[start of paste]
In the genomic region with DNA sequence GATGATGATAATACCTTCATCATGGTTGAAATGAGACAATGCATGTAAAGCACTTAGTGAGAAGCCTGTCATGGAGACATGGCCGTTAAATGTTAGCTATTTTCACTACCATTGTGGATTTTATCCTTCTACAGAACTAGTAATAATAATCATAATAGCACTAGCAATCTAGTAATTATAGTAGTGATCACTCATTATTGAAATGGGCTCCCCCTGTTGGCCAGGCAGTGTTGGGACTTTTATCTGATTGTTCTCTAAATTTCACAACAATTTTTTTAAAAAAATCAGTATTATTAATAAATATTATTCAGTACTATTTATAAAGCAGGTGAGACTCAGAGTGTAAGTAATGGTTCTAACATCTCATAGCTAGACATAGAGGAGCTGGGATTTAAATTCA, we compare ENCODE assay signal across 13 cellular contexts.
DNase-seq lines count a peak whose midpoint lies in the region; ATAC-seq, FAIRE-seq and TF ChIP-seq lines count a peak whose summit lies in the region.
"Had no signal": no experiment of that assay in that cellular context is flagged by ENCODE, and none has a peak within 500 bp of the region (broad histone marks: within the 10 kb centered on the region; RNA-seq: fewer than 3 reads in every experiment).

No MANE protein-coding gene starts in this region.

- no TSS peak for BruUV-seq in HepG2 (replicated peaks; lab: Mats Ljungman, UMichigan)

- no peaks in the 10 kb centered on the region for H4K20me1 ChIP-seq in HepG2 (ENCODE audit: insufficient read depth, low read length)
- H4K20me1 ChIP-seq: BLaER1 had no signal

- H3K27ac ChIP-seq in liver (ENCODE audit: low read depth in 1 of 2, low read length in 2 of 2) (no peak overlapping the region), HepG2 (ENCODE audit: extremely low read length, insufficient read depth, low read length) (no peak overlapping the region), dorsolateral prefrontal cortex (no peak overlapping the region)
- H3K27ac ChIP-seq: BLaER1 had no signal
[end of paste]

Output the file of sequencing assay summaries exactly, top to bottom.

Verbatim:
In the genomic region with DNA sequence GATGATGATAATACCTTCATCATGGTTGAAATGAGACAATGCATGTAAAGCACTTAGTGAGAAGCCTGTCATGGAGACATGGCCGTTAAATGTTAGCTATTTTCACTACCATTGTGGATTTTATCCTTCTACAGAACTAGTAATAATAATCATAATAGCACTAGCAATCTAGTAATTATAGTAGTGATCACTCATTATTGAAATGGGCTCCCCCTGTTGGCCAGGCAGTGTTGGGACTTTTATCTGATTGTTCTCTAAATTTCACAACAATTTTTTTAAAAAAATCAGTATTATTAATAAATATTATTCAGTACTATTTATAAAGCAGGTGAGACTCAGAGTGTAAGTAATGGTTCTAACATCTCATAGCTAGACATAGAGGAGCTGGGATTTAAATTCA, we compare ENCODE assay signal across 13 cellular contexts.
DNase-seq lines count a peak whose midpoint lies in the region; ATAC-seq, FAIRE-seq and TF ChIP-seq lines count a peak whose summit lies in the region.
"Had no signal": no experiment of that assay in that cellular context is flagged by ENCODE, and none has a peak within 500 bp of the region (broad histone marks: within the 10 kb centered on the region; RNA-seq: fewer than 3 reads in every experiment).

No MANE protein-coding gene starts in this region.

- no TSS peak for BruUV-seq in HepG2 (replicated peaks; lab: Mats Ljungman, UMichigan)

- no peaks in the 10 kb centered on the region for H4K20me1 ChIP-seq in HepG2 (ENCODE audit: insufficient read depth, low read length)
- H4K20me1 ChIP-seq: BLaER1 had no signal

- H3K27ac ChIP-seq in liver (ENCODE audit: low read depth in 1 of 2, low read length in 2 of 2) (no peak overlapping the region), HepG2 (ENCODE audit: extremely low read length, insufficient read depth, low read length) (no peak overlapping the region), dorsolateral prefrontal cortex (no peak overlapping the region)
- H3K27ac ChIP-seq: BLaER1 had no signal